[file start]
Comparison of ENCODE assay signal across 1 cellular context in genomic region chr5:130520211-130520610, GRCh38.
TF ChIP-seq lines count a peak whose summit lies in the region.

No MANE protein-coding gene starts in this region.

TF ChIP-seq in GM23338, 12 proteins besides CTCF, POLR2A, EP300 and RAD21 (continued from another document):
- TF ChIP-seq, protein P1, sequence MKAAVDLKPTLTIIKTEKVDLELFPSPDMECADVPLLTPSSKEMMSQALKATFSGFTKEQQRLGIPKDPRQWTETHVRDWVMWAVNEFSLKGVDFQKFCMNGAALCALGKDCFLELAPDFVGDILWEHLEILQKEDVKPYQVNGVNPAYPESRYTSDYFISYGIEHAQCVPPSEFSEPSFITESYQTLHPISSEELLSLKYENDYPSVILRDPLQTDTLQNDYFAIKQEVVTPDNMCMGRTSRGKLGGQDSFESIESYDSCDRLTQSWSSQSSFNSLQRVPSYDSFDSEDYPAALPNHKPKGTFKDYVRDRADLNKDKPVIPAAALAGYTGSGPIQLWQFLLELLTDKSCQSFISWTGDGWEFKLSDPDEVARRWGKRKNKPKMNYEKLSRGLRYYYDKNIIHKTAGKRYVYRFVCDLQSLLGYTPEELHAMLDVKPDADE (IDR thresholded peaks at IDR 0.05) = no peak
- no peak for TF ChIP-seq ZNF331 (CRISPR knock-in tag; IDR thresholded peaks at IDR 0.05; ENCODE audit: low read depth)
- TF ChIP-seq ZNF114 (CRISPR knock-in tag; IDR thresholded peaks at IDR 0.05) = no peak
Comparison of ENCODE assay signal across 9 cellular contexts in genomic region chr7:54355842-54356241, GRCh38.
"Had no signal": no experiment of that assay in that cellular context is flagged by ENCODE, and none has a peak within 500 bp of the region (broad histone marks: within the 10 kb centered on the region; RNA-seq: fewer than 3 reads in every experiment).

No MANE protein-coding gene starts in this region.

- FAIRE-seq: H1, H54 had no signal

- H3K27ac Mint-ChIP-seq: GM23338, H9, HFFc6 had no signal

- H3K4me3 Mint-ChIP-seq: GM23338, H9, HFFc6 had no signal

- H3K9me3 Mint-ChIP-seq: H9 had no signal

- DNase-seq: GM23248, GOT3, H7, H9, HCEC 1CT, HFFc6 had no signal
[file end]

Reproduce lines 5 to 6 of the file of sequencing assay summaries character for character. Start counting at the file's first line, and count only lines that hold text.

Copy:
- TF ChIP-seq, protein P1, sequence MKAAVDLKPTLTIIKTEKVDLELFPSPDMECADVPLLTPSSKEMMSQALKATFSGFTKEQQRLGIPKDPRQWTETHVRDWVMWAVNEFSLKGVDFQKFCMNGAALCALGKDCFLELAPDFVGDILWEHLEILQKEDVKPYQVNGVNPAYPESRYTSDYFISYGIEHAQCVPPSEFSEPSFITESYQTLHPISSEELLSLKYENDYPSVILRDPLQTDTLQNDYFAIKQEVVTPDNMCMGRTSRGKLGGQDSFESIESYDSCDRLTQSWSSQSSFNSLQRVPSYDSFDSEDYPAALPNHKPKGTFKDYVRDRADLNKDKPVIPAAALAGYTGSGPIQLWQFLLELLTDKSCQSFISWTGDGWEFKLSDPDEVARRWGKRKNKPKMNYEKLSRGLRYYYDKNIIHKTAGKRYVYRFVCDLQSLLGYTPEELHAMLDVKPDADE (IDR thresholded peaks at IDR 0.05) = no peak
- no peak for TF ChIP-seq ZNF331 (CRISPR knock-in tag; IDR thresholded peaks at IDR 0.05; ENCODE audit: low read depth)